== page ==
# PQM Supplementary Notes: Spin, topology, SU(2) SO(3) etc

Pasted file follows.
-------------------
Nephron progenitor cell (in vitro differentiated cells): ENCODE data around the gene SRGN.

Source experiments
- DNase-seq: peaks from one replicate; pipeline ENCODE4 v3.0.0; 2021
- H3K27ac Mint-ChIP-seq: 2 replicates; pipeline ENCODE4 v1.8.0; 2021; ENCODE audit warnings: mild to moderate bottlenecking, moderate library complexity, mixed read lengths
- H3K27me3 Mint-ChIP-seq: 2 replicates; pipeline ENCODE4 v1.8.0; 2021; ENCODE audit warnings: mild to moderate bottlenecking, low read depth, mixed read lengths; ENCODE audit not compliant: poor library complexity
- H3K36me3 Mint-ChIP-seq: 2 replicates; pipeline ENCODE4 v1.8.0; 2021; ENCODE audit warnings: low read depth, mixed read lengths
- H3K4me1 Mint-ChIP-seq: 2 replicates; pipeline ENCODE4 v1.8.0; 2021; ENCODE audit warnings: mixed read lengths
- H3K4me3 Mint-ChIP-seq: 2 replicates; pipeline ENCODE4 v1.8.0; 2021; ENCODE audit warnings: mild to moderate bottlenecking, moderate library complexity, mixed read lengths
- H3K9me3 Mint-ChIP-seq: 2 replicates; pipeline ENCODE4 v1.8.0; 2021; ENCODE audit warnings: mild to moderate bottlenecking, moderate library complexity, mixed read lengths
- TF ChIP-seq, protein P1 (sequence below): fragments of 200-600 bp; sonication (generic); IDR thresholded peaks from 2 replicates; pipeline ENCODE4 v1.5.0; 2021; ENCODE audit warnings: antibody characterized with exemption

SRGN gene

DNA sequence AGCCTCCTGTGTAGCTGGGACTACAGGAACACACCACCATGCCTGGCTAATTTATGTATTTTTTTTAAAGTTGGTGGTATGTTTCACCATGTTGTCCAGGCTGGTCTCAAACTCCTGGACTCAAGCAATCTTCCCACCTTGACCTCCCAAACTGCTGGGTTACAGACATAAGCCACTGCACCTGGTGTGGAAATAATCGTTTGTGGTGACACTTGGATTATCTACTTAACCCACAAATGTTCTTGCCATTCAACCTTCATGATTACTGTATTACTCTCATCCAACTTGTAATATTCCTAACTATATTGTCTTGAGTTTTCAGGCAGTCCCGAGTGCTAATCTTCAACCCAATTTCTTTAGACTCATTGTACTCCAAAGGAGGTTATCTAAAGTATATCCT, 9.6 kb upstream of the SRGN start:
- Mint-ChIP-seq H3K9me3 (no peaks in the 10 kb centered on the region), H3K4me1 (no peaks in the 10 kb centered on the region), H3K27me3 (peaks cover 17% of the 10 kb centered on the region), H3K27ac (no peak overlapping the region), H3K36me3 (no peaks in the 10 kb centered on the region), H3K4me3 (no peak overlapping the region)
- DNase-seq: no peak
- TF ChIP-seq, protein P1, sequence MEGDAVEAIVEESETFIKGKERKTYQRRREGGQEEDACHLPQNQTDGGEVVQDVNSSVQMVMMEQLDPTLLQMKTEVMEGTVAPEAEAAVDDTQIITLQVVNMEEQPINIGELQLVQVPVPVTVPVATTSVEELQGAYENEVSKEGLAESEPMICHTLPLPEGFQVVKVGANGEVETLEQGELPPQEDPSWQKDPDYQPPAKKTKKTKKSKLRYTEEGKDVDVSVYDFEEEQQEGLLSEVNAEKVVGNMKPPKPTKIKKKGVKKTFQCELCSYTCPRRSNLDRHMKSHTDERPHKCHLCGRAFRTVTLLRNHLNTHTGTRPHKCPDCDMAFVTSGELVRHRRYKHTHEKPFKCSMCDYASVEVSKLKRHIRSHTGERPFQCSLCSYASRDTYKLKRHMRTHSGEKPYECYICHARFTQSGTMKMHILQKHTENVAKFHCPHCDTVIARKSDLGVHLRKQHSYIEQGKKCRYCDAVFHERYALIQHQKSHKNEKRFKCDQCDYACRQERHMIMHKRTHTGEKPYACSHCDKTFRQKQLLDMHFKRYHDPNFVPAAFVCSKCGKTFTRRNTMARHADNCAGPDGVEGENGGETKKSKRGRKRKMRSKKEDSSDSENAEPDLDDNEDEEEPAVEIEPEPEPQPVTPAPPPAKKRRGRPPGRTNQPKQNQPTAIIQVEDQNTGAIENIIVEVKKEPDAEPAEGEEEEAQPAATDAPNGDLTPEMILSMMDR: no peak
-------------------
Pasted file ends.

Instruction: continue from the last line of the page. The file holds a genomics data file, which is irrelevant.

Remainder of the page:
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1 PQM Supplementary Notes: Spin, topology, SU(2) SO(3) etc (away from the syllabus, but interesting material, based on notes by Dr J.M. Evans) 1 Rotations and Non-contractible Loops Rotations in R 3 can be thought of as the group of real special orthogonal matrices Copyright 24 University of Cambridge. Not to be quoted or reproduced without permission. SO(3) = {R 3 3 real matrix : R T = R 1, detr = 1}. Each rotation can also be specified geometrically by an axis n (a unit vector) and an angle θ which can be combined ξ = θn. If we were to choose 0 θ π, we would have a parametrization which is almost one-to-one it is just slightly redundant in that rotations with axes ±n and θ = π are the same. Thus, we can picture the space of all rotations as a solid, three-dimensional ball ξ π, but with opposite or antipodal points on the boundary identified. As θ becomes larger than π, it appears on the other side of the ball. Thus the radius of position in the ball gives the rotation angle, minus some integer factor of π. This description of the rotation group reveals an important topological property: there are loops, or smooth closed paths, which cannot be smoothly shrunk to a point. Consider paths which start and end at the identity rotation, i.e. the centre of the sphere. Figure 1a shows a loop which can obviously be shrunk to a point it is contractible. Figure 1b shows a loop for which the angle of rotation starts at zero, smoothly increases to π (at the point A where it reaches the boundary and reappears at the antipodal point A ), and then continues to increase to 2π, back at the identity. It is clear intuitively that the loop in figure 1b cannot be shrunk to a point while keeping its ends fixed it is non-contractible. (a) (b) A A Figure 1: Examples of (a) a contractible loop, (b) a non-contractible loop. The ends of the loop at the origin are fixed. Now consider the loop in figure 2a, along which the angle of rotation increases from 0 to 4π, requiring the boundary to be crossed twice, once at A, reappearing at A, then again Mathematical Tripos II: PQM Supplementary Notes 1 Michaelmas 24